Color RGB on a texture

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11-18-2019 07:22 AM
KennethLindhardt1
Occasional Contributor

Hi, is it possible you read a pictures combined RGB values. I’m trying to figure out a way to determine how light or dark a texture is, and I was wondering if I could do something similar like when you read the RGB values on for ex. A rooftop from the map layer?

 

Thanks.

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8 Replies
NicolaiSteinø
Occasional Contributor

Hi Kenneth, as I understand your question, I guess what you're after is the brightness value, which you can access through the brightness channel in the New map layer… > Obstacle / Mapping / Terrain dialogue window just as you access the red / green / blue and other channels.

Best,

Nic

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KennethLindhardt1
Occasional Contributor

Hi Nicolai, nice to hear from you again. No it’s not exactly what I need, but you are right, that I need the brightness channel I just need it on a completely standard .jpg texture like facade textures.

Thanks.

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CherylLau
Esri Regular Contributor

I don't understand exactly what you want, but I can say that it is not possible to access the RGB values in a texture image or the average brightness of the image from within CGA.

Nicolai's answer is the only way I can think of to access the RGB values in images.

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KennethLindhardt1
Occasional Contributor

Hi Cheryl. Thank you for the answer. Yes in this thought, I would need to access the texture  brightness information. It would be more a nice to have, than a need to have. If it was possible, it would be a step less to calculate urban heat island effect, since you would calculate the square meters of light and dark materials. 

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CherylLau
Esri Regular Contributor

That's a good use case.  Thanks for sharing.

If you have a texture in one layer and initial shapes in another layer, for each shape you could access the texture's RGB values by connecting rule attributes to layer attributes.  This would probe the texture at the xz location that corresponds to the center of the shape's scope.

However, if you have a texture that is used within a cga rule (for example, if you put it on a facade or any part of a generated model), you won't be able to access its RGB values in the middle of rule derivation.  This is what I was saying is not possible, which is, I think, what you want.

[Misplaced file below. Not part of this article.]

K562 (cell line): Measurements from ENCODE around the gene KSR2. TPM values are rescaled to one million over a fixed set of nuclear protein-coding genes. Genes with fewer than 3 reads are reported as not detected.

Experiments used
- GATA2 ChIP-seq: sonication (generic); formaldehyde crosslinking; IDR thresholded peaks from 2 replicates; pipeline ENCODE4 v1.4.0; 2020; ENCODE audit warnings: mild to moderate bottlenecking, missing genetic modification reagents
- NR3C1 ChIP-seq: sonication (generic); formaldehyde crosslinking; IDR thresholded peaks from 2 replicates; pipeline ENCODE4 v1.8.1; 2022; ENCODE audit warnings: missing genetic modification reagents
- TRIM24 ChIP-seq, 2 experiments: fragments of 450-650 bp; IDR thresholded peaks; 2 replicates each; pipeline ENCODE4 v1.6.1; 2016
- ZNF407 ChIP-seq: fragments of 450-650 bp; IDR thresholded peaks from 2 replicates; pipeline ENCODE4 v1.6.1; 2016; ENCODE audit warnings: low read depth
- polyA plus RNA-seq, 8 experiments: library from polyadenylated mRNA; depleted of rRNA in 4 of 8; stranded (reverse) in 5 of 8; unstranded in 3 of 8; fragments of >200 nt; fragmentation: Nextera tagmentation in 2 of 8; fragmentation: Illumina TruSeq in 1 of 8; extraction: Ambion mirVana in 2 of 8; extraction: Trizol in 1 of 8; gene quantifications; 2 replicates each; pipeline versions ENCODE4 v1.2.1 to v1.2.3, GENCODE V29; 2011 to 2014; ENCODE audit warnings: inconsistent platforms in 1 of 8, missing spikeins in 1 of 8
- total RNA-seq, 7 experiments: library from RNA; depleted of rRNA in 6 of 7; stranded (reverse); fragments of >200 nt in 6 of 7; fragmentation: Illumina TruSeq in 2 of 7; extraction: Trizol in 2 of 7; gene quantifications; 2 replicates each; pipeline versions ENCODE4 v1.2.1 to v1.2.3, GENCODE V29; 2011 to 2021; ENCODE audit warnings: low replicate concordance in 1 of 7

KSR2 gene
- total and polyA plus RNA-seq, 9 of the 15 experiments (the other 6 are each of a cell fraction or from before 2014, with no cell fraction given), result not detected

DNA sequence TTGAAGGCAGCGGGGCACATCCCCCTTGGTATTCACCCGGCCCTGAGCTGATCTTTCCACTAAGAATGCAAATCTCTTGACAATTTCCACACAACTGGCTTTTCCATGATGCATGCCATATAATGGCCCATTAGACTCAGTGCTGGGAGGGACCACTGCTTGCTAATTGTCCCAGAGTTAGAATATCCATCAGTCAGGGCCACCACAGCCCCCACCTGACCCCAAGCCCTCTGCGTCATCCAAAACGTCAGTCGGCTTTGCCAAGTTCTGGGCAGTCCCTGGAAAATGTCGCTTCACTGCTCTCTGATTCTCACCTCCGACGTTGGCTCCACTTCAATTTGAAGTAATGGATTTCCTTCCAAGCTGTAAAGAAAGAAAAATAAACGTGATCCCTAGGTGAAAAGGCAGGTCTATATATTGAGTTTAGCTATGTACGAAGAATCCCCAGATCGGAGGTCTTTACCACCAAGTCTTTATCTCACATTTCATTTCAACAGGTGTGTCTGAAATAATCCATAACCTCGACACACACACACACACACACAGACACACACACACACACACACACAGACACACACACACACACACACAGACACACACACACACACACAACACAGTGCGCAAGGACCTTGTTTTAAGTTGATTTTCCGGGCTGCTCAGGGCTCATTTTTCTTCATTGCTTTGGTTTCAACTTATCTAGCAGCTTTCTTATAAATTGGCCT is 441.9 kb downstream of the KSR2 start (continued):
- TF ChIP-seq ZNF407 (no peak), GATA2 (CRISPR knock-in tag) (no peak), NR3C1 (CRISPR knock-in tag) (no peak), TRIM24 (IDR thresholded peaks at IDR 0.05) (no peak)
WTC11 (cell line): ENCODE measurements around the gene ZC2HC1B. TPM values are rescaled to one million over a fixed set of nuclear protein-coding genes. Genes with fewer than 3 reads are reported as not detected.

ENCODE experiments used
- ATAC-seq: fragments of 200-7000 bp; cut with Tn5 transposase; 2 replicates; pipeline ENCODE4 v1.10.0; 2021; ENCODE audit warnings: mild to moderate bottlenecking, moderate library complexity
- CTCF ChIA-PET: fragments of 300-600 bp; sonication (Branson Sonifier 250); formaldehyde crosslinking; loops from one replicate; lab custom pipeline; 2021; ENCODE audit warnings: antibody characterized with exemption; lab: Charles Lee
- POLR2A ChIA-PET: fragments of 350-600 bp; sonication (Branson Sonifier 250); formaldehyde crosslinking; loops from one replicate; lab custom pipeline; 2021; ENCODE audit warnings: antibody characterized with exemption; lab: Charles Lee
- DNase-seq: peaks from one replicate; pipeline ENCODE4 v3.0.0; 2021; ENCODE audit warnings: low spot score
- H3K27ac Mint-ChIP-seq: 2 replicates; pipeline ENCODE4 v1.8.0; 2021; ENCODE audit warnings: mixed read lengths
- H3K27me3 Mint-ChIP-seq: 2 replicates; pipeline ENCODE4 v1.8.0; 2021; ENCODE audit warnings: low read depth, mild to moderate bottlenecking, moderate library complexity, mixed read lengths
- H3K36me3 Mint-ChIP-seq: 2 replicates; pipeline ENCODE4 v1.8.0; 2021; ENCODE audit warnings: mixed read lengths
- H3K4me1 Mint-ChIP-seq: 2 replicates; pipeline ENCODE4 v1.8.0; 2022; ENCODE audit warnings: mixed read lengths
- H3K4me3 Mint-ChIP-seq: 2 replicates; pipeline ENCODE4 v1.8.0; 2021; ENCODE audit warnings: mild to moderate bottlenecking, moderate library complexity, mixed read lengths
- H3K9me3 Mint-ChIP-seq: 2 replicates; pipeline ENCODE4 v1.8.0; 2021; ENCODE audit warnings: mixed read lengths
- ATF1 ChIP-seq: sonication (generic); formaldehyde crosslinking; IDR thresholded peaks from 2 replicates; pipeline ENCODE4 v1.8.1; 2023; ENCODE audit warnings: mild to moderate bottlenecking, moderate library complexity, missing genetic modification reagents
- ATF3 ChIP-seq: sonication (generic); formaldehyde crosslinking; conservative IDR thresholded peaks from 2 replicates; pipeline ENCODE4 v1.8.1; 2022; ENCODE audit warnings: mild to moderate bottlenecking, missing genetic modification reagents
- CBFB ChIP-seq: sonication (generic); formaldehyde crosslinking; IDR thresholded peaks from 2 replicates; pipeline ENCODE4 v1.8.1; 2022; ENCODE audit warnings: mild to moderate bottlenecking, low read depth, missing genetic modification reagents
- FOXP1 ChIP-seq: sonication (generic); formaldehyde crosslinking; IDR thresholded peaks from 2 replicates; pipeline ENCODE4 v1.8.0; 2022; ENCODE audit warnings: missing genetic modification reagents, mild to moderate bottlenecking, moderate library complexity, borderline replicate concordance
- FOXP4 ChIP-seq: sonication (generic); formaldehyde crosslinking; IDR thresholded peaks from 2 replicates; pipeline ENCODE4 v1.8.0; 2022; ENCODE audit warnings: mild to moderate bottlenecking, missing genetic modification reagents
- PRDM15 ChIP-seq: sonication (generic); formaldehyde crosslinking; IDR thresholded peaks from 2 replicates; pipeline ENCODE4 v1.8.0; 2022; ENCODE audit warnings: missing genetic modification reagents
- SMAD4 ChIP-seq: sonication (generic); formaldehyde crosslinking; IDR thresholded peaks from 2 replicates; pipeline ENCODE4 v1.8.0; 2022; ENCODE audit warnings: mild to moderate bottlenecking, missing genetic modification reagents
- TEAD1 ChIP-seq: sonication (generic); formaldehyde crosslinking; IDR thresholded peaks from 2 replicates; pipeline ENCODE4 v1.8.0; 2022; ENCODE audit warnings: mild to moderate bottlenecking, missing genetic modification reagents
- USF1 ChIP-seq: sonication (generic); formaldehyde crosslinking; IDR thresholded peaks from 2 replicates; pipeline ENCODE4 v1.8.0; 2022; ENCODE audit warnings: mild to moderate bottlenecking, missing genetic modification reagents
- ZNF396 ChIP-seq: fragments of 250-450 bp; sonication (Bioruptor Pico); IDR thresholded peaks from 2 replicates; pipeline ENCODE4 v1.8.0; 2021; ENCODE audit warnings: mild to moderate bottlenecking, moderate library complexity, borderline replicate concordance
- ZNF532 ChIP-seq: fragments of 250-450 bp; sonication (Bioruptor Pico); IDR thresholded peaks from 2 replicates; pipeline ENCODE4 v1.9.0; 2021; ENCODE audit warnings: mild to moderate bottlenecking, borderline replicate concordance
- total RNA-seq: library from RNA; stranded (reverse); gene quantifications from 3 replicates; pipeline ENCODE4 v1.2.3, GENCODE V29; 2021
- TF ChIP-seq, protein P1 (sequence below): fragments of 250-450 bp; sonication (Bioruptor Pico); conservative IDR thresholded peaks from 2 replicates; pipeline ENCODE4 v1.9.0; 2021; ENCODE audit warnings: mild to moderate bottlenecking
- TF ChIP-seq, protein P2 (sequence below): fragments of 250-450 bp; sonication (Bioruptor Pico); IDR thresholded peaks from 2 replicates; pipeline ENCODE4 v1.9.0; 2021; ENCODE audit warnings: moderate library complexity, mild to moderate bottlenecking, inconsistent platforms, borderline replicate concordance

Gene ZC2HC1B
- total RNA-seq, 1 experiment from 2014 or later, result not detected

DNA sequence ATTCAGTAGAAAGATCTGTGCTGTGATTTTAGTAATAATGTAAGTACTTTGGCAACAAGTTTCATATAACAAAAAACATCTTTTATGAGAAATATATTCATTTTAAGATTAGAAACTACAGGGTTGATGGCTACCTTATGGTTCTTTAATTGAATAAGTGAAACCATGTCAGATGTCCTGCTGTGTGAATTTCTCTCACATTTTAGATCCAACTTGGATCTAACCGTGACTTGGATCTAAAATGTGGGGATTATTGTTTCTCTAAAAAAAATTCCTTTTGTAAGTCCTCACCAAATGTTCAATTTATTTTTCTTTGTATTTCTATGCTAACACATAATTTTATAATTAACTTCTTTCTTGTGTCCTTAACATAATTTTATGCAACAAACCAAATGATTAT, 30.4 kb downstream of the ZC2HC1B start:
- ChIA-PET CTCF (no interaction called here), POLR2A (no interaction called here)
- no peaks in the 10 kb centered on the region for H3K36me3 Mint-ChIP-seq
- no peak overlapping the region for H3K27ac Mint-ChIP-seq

If you only care about textures that appear in the xz plane (e.g. roof), then one far fetched idea would be to generate your models with the texture, then convert them to shapes (so that they are in another layer called A).  Then, you can create another layer B containing shapes, where each roof is divided into multiple shapes (at your desired sampling resolution).  Then, the each roof shape in B can sample the texture by connecting through layer attributes to layer A.  But, this won't work for vertical facades, and it's a tedious workflow.

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DevinLavigne
Occasional Contributor III

Hey Kenneth. Hope all is well. Here is what I do for my roofs - I have taken several shingle textures into Photoshop where I have desaturated them and made them black and white. Then inside of CityEngine, I write the texture and the RGB value. This allows me to get many different roof colors with only one "texture". Is that what you are looking for?

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KennethLindhardt1
Occasional Contributor

Hi Devin. Yes everything is very well here, hope the dame for you. 

Thank you for your answer. 

No, I don't think it's it  

When we calculate urban heat island effect, I would like to look at 2 parameters. Light and dark material. 

The darker material the more heat it will produce. 

It's not the biggest issue, I was just curious. 

If you have fifty shades of red bricks and fifty shades of yellow bricks, it could just be nice if I could calculate if it would be categorized light or dark, from the brightness in the texture you use at material. 

It would skip one manual process. 

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AlanKlys
Occasional Contributor

Could you perhaps use python to determine image brightness and encode it into the filename of the images you are dealing with? Suggests he who is terrible at python   Not ideal but theoretically it would work for what you need.

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